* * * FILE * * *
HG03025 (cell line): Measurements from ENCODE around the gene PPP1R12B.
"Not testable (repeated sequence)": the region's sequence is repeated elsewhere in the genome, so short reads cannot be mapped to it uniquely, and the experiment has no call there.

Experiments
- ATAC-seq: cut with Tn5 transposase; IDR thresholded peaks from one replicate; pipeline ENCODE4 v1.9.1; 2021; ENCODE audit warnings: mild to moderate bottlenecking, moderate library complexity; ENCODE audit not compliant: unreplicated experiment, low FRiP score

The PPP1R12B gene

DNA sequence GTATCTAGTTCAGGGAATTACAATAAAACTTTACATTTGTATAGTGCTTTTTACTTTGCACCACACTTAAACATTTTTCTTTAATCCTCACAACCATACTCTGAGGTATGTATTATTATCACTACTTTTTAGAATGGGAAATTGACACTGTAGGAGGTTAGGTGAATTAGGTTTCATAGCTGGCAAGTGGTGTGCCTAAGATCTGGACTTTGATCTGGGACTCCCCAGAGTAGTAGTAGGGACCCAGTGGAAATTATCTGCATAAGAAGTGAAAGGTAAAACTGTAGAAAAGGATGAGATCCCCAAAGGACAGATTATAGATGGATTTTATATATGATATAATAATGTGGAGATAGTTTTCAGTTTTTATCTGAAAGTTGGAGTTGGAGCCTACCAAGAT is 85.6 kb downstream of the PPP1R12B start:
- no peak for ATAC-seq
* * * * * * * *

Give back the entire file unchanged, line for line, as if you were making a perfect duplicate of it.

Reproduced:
HG03025 (cell line): Measurements from ENCODE around the gene PPP1R12B.
"Not testable (repeated sequence)": the region's sequence is repeated elsewhere in the genome, so short reads cannot be mapped to it uniquely, and the experiment has no call there.

Experiments
- ATAC-seq: cut with Tn5 transposase; IDR thresholded peaks from one replicate; pipeline ENCODE4 v1.9.1; 2021; ENCODE audit warnings: mild to moderate bottlenecking, moderate library complexity; ENCODE audit not compliant: unreplicated experiment, low FRiP score

The PPP1R12B gene

DNA sequence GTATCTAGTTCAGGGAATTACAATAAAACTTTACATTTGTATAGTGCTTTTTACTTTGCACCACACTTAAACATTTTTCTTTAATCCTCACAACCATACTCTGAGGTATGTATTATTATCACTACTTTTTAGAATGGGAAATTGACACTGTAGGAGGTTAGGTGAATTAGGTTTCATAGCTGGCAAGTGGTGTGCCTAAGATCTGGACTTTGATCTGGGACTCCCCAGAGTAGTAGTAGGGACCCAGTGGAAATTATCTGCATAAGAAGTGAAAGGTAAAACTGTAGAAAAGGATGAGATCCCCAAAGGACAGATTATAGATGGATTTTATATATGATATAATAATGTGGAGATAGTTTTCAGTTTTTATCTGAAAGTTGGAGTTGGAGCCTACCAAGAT is 85.6 kb downstream of the PPP1R12B start:
- no peak for ATAC-seq